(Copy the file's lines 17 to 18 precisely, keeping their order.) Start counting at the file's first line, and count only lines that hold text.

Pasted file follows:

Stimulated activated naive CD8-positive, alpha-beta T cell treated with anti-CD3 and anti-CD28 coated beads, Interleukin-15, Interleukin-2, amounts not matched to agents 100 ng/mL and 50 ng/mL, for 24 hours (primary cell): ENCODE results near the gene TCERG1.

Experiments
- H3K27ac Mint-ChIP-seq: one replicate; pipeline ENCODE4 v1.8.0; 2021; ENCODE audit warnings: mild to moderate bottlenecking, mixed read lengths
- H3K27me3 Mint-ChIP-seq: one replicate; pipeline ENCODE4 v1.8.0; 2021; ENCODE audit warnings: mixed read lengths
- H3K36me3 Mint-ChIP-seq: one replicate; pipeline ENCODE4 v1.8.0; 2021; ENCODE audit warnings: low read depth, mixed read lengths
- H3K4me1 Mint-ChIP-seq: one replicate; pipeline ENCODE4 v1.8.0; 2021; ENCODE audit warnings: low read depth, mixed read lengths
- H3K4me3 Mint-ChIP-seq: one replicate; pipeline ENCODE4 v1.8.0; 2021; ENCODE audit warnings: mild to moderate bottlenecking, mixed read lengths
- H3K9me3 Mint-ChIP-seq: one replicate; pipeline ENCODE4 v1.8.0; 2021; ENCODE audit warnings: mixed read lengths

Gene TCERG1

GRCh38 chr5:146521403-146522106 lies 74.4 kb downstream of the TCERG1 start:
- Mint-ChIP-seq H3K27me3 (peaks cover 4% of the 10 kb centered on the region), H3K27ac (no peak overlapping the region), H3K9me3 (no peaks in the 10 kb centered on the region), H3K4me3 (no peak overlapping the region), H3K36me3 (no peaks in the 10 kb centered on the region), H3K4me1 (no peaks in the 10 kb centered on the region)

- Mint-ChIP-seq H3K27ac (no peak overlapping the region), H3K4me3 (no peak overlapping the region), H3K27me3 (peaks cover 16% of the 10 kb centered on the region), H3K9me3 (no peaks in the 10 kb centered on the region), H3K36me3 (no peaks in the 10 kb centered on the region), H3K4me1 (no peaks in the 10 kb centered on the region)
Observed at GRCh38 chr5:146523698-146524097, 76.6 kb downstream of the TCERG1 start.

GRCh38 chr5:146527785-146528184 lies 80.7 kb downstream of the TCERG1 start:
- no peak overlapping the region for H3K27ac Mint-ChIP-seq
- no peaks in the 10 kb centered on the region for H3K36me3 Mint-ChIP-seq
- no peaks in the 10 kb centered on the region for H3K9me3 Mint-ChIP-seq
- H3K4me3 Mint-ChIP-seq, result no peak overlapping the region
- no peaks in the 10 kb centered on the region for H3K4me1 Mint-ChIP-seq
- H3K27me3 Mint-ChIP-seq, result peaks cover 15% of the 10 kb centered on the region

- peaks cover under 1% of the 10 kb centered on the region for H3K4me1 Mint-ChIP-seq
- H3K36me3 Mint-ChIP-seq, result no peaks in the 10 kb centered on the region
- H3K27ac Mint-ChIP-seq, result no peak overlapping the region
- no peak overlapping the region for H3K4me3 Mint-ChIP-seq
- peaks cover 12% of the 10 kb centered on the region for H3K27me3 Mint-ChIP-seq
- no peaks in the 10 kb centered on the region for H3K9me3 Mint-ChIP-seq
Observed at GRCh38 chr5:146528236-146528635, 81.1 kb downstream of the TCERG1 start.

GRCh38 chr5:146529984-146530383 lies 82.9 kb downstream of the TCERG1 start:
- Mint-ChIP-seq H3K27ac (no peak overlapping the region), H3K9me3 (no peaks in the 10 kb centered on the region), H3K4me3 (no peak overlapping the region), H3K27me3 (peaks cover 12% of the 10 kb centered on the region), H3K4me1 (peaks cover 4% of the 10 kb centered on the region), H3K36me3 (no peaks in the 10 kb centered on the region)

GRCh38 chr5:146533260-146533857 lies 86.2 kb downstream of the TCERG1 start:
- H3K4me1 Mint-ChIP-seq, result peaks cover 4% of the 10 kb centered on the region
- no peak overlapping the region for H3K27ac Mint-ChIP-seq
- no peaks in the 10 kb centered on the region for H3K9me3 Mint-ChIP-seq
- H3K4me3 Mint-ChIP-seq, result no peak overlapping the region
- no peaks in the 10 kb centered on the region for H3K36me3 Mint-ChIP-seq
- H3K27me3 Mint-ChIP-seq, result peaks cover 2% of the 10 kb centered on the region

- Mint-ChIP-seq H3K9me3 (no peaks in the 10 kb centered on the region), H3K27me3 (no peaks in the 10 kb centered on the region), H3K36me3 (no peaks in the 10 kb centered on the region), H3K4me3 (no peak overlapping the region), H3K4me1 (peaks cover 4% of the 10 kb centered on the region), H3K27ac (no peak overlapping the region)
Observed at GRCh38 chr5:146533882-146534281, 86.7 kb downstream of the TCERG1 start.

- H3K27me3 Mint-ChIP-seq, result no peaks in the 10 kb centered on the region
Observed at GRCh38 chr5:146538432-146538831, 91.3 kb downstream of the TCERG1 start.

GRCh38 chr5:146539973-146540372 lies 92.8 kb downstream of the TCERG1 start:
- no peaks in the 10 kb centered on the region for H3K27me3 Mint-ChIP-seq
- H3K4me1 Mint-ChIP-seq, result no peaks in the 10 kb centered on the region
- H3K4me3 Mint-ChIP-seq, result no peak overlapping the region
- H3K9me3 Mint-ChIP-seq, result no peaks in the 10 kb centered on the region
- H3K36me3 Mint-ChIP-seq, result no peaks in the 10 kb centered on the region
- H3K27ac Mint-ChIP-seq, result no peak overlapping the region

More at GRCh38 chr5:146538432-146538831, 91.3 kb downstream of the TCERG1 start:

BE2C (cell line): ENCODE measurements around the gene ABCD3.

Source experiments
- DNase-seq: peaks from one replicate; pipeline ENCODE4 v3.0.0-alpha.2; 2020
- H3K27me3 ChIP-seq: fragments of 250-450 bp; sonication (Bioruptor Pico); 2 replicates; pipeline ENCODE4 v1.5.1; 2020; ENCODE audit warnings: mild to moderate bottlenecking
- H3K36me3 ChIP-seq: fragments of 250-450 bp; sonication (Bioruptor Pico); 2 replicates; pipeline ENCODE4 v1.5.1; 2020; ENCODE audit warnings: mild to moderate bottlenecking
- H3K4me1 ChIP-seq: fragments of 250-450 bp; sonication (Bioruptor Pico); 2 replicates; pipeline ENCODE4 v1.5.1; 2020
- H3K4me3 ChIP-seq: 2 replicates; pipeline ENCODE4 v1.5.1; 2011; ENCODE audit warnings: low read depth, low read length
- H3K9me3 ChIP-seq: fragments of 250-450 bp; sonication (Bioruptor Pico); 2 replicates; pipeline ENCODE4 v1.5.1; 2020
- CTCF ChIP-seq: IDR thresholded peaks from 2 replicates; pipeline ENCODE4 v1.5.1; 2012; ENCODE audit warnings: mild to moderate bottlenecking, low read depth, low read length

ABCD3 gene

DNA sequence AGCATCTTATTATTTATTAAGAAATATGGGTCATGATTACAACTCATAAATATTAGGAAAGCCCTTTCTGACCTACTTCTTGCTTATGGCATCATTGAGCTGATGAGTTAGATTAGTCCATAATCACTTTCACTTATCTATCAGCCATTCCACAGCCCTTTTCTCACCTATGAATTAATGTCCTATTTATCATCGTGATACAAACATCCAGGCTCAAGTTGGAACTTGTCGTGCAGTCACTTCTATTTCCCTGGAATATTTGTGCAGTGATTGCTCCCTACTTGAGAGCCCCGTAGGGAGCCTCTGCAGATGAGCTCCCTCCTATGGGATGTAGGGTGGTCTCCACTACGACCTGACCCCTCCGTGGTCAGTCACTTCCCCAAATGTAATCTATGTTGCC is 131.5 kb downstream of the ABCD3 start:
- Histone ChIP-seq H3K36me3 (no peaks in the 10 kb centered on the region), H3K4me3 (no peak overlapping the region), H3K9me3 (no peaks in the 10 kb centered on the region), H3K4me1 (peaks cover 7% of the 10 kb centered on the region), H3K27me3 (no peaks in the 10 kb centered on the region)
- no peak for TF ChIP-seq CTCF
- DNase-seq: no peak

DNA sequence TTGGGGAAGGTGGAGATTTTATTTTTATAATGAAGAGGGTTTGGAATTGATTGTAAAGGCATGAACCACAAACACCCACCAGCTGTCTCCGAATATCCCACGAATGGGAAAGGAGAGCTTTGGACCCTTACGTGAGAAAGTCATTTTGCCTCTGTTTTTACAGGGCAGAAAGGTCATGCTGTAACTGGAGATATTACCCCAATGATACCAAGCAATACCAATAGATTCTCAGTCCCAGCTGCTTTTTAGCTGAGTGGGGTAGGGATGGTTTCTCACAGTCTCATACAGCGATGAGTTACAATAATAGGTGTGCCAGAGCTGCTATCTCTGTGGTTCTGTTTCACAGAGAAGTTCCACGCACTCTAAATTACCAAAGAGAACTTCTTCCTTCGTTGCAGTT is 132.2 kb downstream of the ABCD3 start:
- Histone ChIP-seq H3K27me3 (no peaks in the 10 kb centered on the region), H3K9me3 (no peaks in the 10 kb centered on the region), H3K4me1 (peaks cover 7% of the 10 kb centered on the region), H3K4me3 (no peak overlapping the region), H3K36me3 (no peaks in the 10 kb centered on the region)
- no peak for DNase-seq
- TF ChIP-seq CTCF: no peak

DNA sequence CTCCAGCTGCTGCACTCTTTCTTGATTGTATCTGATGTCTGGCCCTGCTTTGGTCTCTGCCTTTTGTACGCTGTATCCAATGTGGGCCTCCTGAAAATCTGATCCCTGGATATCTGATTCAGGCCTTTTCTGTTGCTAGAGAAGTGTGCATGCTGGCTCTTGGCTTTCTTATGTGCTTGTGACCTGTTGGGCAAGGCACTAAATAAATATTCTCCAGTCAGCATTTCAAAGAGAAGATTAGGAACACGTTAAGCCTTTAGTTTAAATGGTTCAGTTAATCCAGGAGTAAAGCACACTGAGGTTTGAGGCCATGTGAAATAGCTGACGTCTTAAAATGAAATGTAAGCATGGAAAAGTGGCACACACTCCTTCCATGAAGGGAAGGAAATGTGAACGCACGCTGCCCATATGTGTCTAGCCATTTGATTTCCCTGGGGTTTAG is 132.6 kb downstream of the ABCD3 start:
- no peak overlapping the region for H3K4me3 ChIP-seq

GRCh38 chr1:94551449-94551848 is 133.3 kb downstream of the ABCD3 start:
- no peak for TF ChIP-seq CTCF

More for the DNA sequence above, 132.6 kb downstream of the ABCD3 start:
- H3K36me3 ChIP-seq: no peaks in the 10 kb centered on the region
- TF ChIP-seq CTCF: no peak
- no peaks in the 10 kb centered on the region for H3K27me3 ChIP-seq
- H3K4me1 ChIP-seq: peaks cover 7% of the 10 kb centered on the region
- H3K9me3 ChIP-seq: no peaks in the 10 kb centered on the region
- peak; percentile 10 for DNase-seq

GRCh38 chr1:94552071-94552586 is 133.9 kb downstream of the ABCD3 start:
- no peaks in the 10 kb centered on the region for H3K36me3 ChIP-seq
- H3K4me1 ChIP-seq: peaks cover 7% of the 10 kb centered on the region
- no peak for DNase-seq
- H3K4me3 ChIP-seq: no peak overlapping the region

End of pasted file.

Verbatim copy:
- no peaks in the 10 kb centered on the region for H3K9me3 Mint-ChIP-seq
- H3K4me3 Mint-ChIP-seq, result no peak overlapping the region